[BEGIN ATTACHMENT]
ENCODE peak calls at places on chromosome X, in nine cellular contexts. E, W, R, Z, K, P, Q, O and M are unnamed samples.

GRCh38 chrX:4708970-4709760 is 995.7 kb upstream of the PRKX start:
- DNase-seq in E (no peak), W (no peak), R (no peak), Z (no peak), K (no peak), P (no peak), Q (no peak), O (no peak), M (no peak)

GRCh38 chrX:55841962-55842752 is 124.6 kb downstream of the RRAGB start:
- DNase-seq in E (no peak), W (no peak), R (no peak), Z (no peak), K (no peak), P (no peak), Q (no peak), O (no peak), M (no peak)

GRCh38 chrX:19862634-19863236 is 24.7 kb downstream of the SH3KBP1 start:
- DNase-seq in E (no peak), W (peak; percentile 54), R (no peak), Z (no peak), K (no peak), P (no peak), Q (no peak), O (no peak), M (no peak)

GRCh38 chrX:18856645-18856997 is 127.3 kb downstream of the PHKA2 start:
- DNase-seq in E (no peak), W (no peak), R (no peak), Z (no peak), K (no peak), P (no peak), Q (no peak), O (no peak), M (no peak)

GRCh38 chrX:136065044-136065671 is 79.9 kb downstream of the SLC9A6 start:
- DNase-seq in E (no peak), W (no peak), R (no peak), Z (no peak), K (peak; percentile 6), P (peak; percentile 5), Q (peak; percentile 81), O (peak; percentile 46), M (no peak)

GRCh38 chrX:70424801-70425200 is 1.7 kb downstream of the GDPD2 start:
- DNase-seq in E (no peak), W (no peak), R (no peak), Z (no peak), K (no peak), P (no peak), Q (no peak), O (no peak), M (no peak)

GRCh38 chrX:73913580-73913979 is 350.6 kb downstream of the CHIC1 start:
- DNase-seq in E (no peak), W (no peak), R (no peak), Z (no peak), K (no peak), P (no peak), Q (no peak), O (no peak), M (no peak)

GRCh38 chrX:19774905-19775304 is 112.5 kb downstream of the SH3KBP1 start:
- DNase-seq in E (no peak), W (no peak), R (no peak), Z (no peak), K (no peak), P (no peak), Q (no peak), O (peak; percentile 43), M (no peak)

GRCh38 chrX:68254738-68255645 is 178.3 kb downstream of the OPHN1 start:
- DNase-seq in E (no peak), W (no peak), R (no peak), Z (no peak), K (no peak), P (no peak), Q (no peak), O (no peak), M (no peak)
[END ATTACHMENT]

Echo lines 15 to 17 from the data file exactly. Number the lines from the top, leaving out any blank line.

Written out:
- DNase-seq in E (no peak), W (no peak), R (no peak), Z (no peak), K (no peak), P (no peak), Q (no peak), O (no peak), M (no peak)

GRCh38 chrX:19774905-19775304 is 112.5 kb downstream of the SH3KBP1 start:
- DNase-seq in E (no peak), W (no peak), R (no peak), Z (no peak), K (no peak), P (no peak), Q (no peak), O (peak; percentile 43), M (no peak)